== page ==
AEIdeas

The public policy blog of the American Enterprise Institute

Subscribe to the blog

Discussion: (17 comments)

  1. I can buy the fall in tax revenue being due to people driving less because of high gas prices and the recsession before I can buy that it’s due to electric cars and hybrids…

    1. morganovich

      moe-

      i think even more of it has to do with cars simply getting better mileage.

      30 mpg used to be great mileage for an econo car. now it’s 40-50.

      my new SUV gets the same mileage as my old one despite having twice the horsepower. i am getting around 19 mph highway which is astounding for a 555hp vehicle. even the supercars of today with 600+ hp get astounding mileage. the new mclaren gets 24mpg highway. compare this to the signle digit mileage of cars from the 80′s and 90′s and it’s truly amazing. HP/cl is through the roof and better fuel injection and electronic engine management are making massive strides. i

      the average mpg of a vehicle sold in the us is up almost 10% since 2008. it is currently around 22.7 up from 20.7 in 2008.

      that is going to have a big effect on fuel usage.

      1. Citizen B.

        If green vehicles arn’t paying their “fair share of taxes” then who is going to pay in Washington state?

        Every vehicle that drives on a Washington public road, based upon miles driven, if this scheme by lawmakers is approved.

        1. Jon Murphy

          I think that is going to be the wave of the future, Citizen. Here in New Hampshire, our vehicle excise tax is based in a similar manner.

          1. Citizen B.

            Jon, how do the guvmint people keep track of just New Hampshire miles driven? Transponders in your vehicle? I think that is what will happen in Washington state.

          2. Jon Murphy

            No. You need to register your vehicle every year. When you initially register your vehicle, you pay a certain fee based on the year of the car (the newer the car, the higher the fee. The idea being that a new car will do more damage going forward. For an older car, the damage is done).

            When you inspect your car every year, they record the mileage. If your mileage is low, you can ask the state for a waiver on the fee. If your claim is good, it is very rare the waiver is not granted. They’d just charge you a fee based on mileage driven between your last inspection and this one.

      2. Absolutely.

        I’m now getting 54 or so on average, traded in my Audi A6 for a basic Prius at end of last year (and took a lot a razzing for it). I miss the Audi a lot, don’t miss the $$$ spent on gas…$30 a month now.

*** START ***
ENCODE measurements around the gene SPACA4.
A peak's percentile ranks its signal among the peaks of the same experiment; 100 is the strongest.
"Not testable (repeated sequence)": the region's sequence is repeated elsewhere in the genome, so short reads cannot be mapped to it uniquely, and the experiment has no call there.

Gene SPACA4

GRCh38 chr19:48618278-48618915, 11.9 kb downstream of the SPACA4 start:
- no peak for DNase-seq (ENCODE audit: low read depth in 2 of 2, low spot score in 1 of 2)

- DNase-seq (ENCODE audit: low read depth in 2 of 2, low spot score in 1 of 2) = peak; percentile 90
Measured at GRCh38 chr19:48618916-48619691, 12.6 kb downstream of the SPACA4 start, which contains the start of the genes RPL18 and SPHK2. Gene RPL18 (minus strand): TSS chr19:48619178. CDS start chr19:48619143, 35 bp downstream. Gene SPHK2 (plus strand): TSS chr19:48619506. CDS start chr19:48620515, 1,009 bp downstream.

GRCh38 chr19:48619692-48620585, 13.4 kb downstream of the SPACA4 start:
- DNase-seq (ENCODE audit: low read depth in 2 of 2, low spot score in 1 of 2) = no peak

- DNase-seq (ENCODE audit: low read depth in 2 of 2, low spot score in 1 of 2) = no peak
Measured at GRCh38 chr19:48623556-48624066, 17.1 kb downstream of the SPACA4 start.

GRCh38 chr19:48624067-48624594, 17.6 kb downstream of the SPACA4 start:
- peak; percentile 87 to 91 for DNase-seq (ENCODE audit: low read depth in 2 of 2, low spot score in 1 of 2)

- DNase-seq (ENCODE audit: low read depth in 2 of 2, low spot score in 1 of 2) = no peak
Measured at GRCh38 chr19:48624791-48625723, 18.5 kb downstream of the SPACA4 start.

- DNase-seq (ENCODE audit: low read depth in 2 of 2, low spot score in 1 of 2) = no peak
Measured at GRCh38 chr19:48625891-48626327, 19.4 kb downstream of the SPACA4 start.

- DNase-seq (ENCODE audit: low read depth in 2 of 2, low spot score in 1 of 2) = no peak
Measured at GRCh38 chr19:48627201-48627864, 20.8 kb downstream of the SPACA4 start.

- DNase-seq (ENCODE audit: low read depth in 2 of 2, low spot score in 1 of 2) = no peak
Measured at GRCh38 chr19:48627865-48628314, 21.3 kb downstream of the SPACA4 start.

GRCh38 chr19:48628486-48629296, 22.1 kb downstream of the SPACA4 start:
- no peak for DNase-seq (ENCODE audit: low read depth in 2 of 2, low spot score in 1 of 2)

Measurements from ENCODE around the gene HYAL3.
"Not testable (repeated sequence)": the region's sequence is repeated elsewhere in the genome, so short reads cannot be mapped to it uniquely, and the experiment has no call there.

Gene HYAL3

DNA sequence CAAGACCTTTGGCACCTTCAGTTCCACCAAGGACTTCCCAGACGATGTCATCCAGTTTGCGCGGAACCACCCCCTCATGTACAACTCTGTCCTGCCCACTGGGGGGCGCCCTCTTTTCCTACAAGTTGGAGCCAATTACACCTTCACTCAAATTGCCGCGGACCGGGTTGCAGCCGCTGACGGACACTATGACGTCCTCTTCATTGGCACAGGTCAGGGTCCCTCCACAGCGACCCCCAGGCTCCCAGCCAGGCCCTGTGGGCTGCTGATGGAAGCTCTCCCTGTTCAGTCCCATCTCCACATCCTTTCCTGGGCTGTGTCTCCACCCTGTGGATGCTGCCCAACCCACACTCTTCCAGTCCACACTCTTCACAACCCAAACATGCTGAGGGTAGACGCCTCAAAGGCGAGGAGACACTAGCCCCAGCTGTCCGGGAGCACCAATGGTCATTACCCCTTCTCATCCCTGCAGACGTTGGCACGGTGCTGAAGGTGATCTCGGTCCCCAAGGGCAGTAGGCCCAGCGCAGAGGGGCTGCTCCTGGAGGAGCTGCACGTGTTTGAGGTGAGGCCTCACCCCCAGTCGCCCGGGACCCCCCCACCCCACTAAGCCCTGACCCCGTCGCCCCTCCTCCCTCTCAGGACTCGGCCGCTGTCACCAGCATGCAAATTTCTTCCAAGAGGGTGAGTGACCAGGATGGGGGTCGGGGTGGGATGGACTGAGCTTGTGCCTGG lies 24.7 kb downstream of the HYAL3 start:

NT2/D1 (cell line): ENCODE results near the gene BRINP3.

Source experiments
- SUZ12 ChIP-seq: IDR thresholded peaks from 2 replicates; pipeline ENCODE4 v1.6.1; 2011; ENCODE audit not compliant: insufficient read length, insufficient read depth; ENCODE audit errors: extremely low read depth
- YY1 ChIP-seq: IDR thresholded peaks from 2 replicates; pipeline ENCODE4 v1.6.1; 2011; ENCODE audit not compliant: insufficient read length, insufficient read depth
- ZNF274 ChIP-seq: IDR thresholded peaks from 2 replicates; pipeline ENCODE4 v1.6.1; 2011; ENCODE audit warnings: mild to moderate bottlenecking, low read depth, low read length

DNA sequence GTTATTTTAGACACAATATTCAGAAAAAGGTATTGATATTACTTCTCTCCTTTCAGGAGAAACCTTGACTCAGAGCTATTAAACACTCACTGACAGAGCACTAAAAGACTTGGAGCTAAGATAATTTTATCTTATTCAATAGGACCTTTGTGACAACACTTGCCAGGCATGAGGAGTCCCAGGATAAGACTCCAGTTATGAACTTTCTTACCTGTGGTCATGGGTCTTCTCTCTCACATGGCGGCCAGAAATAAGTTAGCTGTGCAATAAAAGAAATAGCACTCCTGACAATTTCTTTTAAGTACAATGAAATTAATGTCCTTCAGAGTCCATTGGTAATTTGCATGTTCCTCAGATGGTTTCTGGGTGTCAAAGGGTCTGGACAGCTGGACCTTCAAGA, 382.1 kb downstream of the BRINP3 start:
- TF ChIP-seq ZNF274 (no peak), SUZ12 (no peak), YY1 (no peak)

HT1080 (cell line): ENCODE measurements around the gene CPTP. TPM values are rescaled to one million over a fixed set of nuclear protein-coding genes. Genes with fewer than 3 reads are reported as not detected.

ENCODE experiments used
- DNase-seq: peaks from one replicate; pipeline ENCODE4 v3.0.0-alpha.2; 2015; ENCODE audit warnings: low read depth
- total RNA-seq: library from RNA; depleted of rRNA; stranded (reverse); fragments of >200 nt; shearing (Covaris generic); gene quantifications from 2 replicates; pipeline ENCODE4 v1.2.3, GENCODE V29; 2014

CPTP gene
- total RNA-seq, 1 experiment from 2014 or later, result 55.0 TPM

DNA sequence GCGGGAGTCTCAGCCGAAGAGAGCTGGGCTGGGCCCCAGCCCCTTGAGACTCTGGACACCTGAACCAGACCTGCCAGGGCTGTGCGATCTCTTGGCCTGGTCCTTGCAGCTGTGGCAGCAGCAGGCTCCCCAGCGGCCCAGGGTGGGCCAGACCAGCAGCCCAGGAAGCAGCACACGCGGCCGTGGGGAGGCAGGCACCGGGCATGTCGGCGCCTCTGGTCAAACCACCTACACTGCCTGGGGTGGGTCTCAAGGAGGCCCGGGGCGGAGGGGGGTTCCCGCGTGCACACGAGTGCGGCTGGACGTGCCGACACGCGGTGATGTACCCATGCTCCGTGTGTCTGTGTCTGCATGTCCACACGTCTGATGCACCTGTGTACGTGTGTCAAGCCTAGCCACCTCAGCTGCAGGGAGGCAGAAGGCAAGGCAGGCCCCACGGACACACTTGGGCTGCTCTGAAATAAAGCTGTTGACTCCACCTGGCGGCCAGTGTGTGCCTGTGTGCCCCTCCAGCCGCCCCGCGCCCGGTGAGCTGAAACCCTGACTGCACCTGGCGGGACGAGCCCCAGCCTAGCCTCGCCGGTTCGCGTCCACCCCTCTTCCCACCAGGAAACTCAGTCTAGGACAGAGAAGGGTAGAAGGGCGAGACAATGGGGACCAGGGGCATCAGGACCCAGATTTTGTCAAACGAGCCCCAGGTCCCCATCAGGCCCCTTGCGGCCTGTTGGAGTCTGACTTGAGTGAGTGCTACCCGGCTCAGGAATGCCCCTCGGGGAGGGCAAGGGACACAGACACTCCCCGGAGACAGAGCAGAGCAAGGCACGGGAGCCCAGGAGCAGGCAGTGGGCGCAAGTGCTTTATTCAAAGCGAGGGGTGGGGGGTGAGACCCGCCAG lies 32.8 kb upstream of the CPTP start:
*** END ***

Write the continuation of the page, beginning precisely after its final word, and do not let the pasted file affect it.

1. morganovich

          of course, the other way to do this is to tax tires instead of gasoline. tires wear out in direct relation to miles driven.

          take the expected mileage of the tires and charge some fee per mile.

          i suspect many states may try to go transponder, but this is expensive, has real issues with the legacy fleet, and personally, i see it as an invasion of privacy.

          seems like you could be tracked that way.

          1. seems like you could be tracked that way.

            No s**t!

            Of course if you aren’t doing anything wrong, you have nothing to fear from big Brother. (/sarc)

            Since I am now unable to disable 911 GPS on my smartphone, I’m considering using something like this when I don’t need navigation.

  2. MacDaddyWatch

    GOING BROKE…with plug-ins.

  3. here’s a link to the Fed data on vehicle miles driven.

    http://research.stlouisfed.org/fred2/series/M12MTVUSM227NFWA

    Even though the recession has caused a reduction in miles driven, the magnitude of that change is much less than the change in mileage stated above.

    Maybe we need to start taxing people who work from home, or those who ride public transportation to cover the revenue gap?

    1. morganovich

      why would we want to tax people who work from home?

      they are not contributing to the wear and tear of the roads, commuters are.

      that seems like the opposite of user pays.

      1. It is the opposite of user pays. And that is why it is likely to happen. I guess I could have added a /sarc to the above.

        1. morganovich

          ahh, sorry.

          sarcasm does not always come through well in web posts.

          of course, we do that exact thing here in park city.

          if you live here year round, you only have to pay half your property tax. if you own a vacation home (as many folks do) you pay the full amount.

          thus, our schools etc are more heavily paid for by folks who do not use them.

          oh, you can’t vote here? pay up.

          1. The State is the great fiction through which everyone endeavours to live at the expense of everyone else.

            Bastiat

  4. Rufus

    Maybe we need to start taxing people who work from home, or those who ride public transportation to cover the revenue gap?

    Sure, why not? Taxing people for things they don’t do worked with healthcare, no reason to believe it wouldn’t work with transportation.

  5. J Scheppers

    People are not increasing their driving. FHWA estimated 2004 vehicle miles traveled are sligtly higher than 2012. May be not having the steady revenue increase is part of the signal that we don’t need to build as many new roads and streets. Times change.

Comments are closed.

Sort By:

Refine Content:

Scholar

Additional Keywords:

Refine Results

or to save searches.

Open
Refine Content